May 28, 2020 - 9:51 AM
Businesses will face complex and continually changing issues as they begin to reopen. The attorneys of Reger Rizzo & Darnall engage with clients daily to work through these issues and have identified areas that will require careful consideration to achieve a successful return to work.
Make Your Workplace Safe
You must provide a safe workplace, not only because of the legal responsibilities but also as a practical response to employee expectations and morale. You will need to consider how to manage traffic patterns in your facility; set protocols for meeting with customers and vendors; structure shifts and breaks; require the use of personal protective equipment; and maybe even alter the physical layout of your space.
You may be required to obtain information to service customers as well. Will you take temperatures at the door? Should each customer sign a waiver before being serviced? What about your foreign employees with visas - have they traveled recently? As you develop a plan to address these issues, you will need to comply with OSHA, the ADA, HIPPA, and CDC Guidelines, as well as local laws, regarding occupancy and social distancing measures.
Sick, Scared and Burdened - Employees That Will Not Return
As businesses begin to reopen, some employees will inevitably refuse to return to work. Your response plan should be considered ahead of time so that you can make appropriate, timely decisions. Employees might refuse to return because they have no access to childcare; live with an elderly or sick family member; suffer from an illness; or simply because they are scared and think teleworking is effective. You should have a plan with a comprehensive response to guide your compliance with obligations under laws that might not have applied to your business before COVID-19, including the FFCRA, FMLA, the ADA, and state and local laws that might require you to accommodate certain requests or permit paid leave or teleworking. Failures to return to work might also affect your PPP loan.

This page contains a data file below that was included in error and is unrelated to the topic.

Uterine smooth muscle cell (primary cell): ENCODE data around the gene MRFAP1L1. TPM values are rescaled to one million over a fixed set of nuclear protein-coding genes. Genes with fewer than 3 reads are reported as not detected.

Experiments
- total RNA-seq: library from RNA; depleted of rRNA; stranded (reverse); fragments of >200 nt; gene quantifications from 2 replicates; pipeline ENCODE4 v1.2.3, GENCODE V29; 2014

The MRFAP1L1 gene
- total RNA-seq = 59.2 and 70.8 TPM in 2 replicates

Will My PPP Loan Be Forgiven? Can I Take Any Tax Credits?
You received a PPP loan and have or will start bringing employees back to work, but you are already through some or most of your eight weeks to spend and qualify for forgiveness. You have seen from us that the terms of the loan keep changing - so what should you do? Can you pay them more? Can you advance commissions on sales and have that forgiven? If you pay some money back to the government, can you take any tax credits? What about rent that was due before you received the loan? Proper spending, and documentation of that spending, are needed to qualify for forgiveness and maximize your benefits.
What About My Franchise Agreement, Hotel Management Agreement, and Other Contract Matters?
Like many franchises with a closed or partially closed business due to COVID-19, you wonder if your rights have changed. Are you in jeopardy of suffering a termination after this crisis has passed? Are you relieved of certain obligations, such as Management Agreement performance standards, or can you terminate an agreement entirely for the other party's failure to meet performance standards? Hotel owners might need extensions on PIP deadlines, while franchisees might not achieve the necessary quality scores and might need a reduction in franchise fees. Can Franchisors leverage the situation to obtain amendments to franchise agreements and change the way the system operates?
Others will do nothing and will fail to adapt the situation to a new normal - and then what? Can you make changes yourself, or do you need to wait? The situation is critical, and your locality has requirements that do not apply to any of the other franchises in the system. What do you do? How does Force Majeure and/or Business Interruption Insurance work?
Reger Rizzo & Darnall's attorneys are ready to advise you on these issues and solve any number of problems caused by the complex and rapidly changing laws governing the reopening of businesses. Please contact: